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Season Preview: EAHS Boys Basketball Taking Things One Game at a Time

Was the 2018-19 season the best in program history for the Elizabethtown Area High School boys basketball?

It’s up there. The Bears finished 13-9 in the regular season, an impressive result considering how difficult their schedule was. That was good for second in Section Two of the Lancaster-Lebanon League behind Warwick. Elizabethtown went on to beat ELCO and upset top-seeded Lampeter-Strasburg in the league playoffs before falling to eventual champion Manheim Township.

But the year didn’t stop that. Back in the district playoffs for the first time since 2013, the Bears clinched a berth in states, their first since 2009, with a buzzer-beater in the first round at Shippensburg; they’d again come up short against the team who would go on to win the title, Lower Dauphin, later taking sixth place overall in Class 5A for District 3. Elizabethtown’s season ended with a wild overtime loss to Greater Johnstown in the first round of states.

Got all that? It’s a lot to take in, even more so for the team as they reflect ahead of this upcoming season. It’s also a lot to live up to. There may have been better overall campaigns for the Bears in the past. That 2008-09 team, which won the section title and finished fourth in the Class 4A playoffs comes to mind, as does the 1971 district runner-up squad. But no other group had to fight as much as last year’s. Now, the returning players have to focus on moving ahead.

“Just knowing that we have returning players and a strong core coming back helps,” senior Elijah Eberly said. “I feel like we’re a controlled group. We know how to play and how to avoid that outside noise.”

“The pressure is more motivation,” senior Ryan Parise said. “With everyone saying that we lost Larry, Amos and Dylan, we just sort of have a chip on our shoulder to prove everyone wrong again this year.”

Ryan is referring to the 2019 senior class of Larry Locker, Amos Kollie and Dylan Sweger. A small departing group in terms of numbers, but not when it comes to their contributions on the court. Kollie, a jack-of-all-trades in the backcourt, and Sweger, a sharpshooter off the bench, performed their roles to perfection, stepping up in big moments when they had to. Kollie, for instance, sank the game-tying basket in states just to keep the Bears’ season alive. Sweger knocked down five 3-pointers in the aforementioned upset over L-S in leagues as well.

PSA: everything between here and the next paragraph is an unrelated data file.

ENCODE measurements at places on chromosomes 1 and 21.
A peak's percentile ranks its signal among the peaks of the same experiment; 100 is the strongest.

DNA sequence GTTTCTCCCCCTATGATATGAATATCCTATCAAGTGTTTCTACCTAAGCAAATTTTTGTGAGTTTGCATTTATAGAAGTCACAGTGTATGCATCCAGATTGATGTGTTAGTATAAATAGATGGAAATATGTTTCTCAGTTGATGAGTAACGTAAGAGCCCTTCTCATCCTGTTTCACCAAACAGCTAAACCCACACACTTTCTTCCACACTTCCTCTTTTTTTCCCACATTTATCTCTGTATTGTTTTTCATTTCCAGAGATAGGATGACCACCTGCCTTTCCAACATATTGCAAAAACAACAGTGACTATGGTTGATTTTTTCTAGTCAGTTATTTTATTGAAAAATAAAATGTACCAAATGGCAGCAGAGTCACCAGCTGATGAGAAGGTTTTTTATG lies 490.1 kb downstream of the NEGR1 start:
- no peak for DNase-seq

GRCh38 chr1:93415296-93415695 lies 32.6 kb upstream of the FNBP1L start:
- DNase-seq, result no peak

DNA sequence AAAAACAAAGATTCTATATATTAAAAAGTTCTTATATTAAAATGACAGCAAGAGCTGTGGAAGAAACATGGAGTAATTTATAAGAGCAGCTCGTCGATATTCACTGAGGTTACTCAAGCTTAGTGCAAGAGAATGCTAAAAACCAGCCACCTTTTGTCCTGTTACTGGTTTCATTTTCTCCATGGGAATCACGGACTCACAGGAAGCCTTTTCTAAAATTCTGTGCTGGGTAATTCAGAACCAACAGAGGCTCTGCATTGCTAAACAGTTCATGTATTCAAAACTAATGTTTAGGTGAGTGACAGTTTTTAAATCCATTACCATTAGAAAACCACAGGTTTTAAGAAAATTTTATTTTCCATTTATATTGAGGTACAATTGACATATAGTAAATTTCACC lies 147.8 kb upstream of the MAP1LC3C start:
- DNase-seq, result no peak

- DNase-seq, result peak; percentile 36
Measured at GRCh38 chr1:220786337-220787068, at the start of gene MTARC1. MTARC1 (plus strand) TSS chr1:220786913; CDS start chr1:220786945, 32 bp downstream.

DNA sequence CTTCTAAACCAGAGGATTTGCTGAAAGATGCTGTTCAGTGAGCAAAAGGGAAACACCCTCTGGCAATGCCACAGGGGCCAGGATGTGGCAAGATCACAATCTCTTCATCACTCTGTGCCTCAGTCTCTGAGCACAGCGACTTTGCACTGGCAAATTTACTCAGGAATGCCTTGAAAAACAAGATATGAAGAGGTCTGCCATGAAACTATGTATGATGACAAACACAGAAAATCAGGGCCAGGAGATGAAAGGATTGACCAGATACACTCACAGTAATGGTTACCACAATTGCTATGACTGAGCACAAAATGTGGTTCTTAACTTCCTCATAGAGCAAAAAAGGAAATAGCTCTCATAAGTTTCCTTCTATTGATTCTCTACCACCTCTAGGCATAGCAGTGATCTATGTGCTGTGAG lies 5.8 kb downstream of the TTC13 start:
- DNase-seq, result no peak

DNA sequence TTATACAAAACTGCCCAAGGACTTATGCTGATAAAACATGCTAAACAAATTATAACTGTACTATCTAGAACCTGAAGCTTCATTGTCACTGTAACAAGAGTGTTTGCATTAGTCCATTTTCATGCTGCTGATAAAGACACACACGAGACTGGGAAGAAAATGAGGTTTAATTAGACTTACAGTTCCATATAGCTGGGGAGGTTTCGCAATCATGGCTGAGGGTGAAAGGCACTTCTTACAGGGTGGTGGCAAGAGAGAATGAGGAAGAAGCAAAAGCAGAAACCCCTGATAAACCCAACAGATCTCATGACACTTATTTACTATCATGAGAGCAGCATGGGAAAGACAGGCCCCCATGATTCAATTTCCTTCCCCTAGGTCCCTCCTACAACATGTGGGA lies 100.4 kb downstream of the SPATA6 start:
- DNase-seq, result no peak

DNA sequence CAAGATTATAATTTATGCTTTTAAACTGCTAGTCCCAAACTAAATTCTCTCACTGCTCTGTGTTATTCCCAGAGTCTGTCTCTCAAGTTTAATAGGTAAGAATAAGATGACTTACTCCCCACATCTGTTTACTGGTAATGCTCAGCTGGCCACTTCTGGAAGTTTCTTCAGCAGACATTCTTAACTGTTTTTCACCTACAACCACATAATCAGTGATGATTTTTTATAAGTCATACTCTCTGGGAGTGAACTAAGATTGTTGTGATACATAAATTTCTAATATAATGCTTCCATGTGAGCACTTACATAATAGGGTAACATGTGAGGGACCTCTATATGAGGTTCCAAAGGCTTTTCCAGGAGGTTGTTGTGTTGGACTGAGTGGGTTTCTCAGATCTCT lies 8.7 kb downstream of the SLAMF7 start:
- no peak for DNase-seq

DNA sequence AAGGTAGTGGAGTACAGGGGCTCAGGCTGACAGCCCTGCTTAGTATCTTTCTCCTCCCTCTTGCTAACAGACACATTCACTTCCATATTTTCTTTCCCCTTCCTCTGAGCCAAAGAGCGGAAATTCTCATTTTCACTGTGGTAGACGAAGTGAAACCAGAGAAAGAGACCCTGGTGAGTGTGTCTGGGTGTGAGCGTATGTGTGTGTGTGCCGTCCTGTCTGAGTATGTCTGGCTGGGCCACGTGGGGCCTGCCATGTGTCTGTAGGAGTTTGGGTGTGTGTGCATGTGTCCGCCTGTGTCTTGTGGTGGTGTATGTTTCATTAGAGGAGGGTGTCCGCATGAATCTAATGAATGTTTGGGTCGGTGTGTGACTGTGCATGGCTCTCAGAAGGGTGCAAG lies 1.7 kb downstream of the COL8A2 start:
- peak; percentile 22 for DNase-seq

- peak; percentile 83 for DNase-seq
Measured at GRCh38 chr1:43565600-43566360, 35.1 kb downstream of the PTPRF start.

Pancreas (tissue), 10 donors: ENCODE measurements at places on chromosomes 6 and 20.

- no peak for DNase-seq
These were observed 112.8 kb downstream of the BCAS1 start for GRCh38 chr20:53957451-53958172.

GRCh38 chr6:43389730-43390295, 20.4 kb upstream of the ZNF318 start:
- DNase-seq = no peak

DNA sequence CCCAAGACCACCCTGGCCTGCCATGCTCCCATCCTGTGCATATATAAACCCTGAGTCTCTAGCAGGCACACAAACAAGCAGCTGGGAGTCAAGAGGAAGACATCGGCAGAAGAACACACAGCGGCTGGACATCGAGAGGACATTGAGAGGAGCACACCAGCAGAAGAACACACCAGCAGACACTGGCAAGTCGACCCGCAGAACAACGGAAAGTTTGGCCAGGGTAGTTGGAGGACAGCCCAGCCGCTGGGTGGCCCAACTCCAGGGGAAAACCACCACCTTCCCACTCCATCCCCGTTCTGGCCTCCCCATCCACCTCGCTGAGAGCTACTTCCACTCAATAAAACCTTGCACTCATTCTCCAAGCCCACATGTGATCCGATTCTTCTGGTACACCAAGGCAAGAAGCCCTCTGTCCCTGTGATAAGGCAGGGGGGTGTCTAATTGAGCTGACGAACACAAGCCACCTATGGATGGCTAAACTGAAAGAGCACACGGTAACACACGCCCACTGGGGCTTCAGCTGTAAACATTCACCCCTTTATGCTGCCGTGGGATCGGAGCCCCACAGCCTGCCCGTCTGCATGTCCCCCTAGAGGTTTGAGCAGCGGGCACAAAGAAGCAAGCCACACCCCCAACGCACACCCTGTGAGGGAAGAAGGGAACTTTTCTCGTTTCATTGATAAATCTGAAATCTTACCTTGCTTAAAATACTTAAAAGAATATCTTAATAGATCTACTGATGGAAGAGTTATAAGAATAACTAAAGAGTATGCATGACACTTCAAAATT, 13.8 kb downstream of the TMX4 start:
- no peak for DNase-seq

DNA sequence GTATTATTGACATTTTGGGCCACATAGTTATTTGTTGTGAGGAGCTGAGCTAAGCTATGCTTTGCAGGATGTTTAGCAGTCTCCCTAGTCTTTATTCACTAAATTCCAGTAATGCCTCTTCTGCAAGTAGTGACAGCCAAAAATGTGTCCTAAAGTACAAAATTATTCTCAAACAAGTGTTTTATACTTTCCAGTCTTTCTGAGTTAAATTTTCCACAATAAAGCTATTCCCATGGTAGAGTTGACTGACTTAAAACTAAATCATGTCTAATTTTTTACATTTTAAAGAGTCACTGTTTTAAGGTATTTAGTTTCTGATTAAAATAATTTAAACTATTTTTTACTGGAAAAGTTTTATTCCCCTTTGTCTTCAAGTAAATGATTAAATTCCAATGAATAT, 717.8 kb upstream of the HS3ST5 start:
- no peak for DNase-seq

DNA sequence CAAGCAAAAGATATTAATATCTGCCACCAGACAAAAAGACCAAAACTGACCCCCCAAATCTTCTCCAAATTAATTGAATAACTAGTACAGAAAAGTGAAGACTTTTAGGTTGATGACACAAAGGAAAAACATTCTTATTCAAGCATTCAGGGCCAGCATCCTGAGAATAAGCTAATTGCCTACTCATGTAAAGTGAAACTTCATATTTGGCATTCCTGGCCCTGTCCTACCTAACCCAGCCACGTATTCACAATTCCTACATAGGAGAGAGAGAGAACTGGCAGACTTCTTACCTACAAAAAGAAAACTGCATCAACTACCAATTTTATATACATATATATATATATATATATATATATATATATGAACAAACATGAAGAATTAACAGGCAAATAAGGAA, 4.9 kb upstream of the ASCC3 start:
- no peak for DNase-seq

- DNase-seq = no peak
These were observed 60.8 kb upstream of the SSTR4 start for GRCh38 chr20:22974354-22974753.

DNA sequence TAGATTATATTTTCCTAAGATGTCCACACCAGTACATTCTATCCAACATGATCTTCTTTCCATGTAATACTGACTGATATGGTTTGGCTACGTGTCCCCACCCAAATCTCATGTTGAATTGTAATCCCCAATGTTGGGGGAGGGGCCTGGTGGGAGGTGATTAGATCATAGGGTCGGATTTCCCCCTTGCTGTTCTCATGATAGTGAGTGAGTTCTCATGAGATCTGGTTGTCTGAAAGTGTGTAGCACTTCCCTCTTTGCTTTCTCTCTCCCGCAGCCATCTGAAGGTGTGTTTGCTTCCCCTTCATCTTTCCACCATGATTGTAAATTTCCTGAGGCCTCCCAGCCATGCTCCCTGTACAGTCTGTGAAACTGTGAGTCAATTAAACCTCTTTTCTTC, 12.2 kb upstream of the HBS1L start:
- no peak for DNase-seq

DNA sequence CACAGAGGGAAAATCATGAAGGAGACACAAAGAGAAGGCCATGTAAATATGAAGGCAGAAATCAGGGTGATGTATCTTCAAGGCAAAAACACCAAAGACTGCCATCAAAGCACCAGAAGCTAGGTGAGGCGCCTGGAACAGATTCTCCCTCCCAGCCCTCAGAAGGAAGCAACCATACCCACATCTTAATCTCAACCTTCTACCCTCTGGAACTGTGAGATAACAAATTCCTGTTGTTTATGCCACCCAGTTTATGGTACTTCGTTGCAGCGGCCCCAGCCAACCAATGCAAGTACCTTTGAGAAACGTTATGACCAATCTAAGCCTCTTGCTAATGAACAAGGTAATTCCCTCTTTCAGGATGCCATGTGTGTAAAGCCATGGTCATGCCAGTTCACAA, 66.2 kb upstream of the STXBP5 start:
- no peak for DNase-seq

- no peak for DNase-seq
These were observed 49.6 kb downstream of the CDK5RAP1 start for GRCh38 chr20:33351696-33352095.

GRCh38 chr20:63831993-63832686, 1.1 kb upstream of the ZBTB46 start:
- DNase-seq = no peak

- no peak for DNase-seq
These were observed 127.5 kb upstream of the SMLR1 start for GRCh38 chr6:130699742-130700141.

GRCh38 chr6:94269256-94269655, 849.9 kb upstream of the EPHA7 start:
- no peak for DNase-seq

Then there’s Locker, who became the all-time leading scorer in program history late during the regular season. He led the team and was third in the league with 19 points per game. He also had a pair of late-game heroics in the postseason: the game-winning and-one off a Kollie assist against L-S and a fadeaway jumper as time expired against Shippensburg. 

“The first thing we’ll miss is their leadership,” head coach Rocky Parise said. “We’re really gonna miss Amos, Dylan and Larry, and they all made big plays when we needed them to last year, so other guys need to step up and make those plays. But I think with every team, you develop new leaders, and then those leaders leave and new ones come in. I think we’ve done a pretty good job this offseason in developing new leaders. The thing that we have back this year is guys that have been playing a ton of varsity minutes. Ryan and Elijah have combined for 125 games going into this year, which is a lot for two players.”

Eberly (9.7 points, 7.3 rebounds and 2 blocks per game) and Ryan Parise (9.3 points, 4.8 assists per game) have been starting for two years now. Junior Luke Pierson (7.2 points, 2.3 steals, 1.6 blocks per game) is the other returning starter for Elizabethtown as well. Not many L-L teams have that sort of experience.

“It’s gonna really help, especially for the beginning of the season,” Eberly said. “We’re gonna be better prepared with more experience. We focused more on the weight room with a good workout program. We got in there at least three days a week and just went hard at it.”

On the other hand, the Bears will have just one other regular rotation player back from last season: senior Brody Beach, who may have had the biggest leap in development from start to finish. Beginning the year as a player who other teams may have viewed as an extra hand off the bench, Beach ultimately finished second on the team with 33 3-pointers (just one behind Sweger), notably leading Elizabethtown in scoring during two of their district playoff games. He’ll be the standard that the rising players in the program will look to meet.

“I wanted to prove that I’m not an afterthought,” Beach said. “I’m a legit basketball player who can stretch the floor on offense and play all-around on defense. My goal was just to keep up with Ryan and Amos in the backcourt, and I think I did that.”

“It’s interesting because, if you look at the program in general, we have program-developed kids,” Coach Parise said, citing Beach as an example. “Guys who bought into what we were trying to do, showed up to everything, didn’t miss anything and had a great attitude. They aren’t entitled at all. They just worked hard, and now they’ve earned some time. I haven’t seen one group of guys improve this much in one offseason after 13 years of coaching high school basketball. It’s a testament to their work ethic; playing AAU in the spring, lifting all summer, playing summer league, going to team camp, playing in some really competitive tournaments in the fall. That really makes us excited for the year.”